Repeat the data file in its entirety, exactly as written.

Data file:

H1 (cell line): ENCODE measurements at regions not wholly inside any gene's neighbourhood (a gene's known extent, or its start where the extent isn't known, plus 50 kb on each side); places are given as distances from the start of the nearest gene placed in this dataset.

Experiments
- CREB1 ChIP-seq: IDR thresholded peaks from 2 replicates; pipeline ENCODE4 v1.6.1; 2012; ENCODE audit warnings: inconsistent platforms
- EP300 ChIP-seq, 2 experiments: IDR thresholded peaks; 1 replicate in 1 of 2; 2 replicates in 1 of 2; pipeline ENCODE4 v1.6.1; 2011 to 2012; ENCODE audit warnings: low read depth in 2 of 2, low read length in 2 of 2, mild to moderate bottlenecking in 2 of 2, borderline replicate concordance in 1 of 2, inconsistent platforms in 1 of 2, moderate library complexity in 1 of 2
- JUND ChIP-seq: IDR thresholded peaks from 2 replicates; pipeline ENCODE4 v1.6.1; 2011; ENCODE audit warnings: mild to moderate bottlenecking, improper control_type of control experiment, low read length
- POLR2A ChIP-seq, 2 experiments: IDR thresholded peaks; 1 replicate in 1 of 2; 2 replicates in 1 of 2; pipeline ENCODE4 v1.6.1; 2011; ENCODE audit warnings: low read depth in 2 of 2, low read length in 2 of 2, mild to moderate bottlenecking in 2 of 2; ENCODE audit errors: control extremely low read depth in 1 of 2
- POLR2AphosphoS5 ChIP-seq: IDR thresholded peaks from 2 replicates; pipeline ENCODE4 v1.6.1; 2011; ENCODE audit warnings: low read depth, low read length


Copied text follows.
H1 (cell line): ENCODE measurements at regions not wholly inside any gene's neighbourhood (a gene's known extent, or its start where the extent isn't known, plus 50 kb on each side); places are given as distances from the start of the nearest gene placed in this dataset.

Experiments
- CREB1 ChIP-seq: IDR thresholded peaks from 2 replicates; pipeline ENCODE4 v1.6.1; 2012; ENCODE audit warnings: inconsistent platforms
- EP300 ChIP-seq, 2 experiments: IDR thresholded peaks; 1 replicate in 1 of 2; 2 replicates in 1 of 2; pipeline ENCODE4 v1.6.1; 2011 to 2012; ENCODE audit warnings: low read depth in 2 of 2, low read length in 2 of 2, mild to moderate bottlenecking in 2 of 2, borderline replicate concordance in 1 of 2, inconsistent platforms in 1 of 2, moderate library complexity in 1 of 2
- JUND ChIP-seq: IDR thresholded peaks from 2 replicates; pipeline ENCODE4 v1.6.1; 2011; ENCODE audit warnings: mild to moderate bottlenecking, improper control_type of control experiment, low read length
- POLR2A ChIP-seq, 2 experiments: IDR thresholded peaks; 1 replicate in 1 of 2; 2 replicates in 1 of 2; pipeline ENCODE4 v1.6.1; 2011; ENCODE audit warnings: low read depth in 2 of 2, low read length in 2 of 2, mild to moderate bottlenecking in 2 of 2; ENCODE audit errors: control extremely low read depth in 1 of 2
- POLR2AphosphoS5 ChIP-seq: IDR thresholded peaks from 2 replicates; pipeline ENCODE4 v1.6.1; 2011; ENCODE audit warnings: low read depth, low read length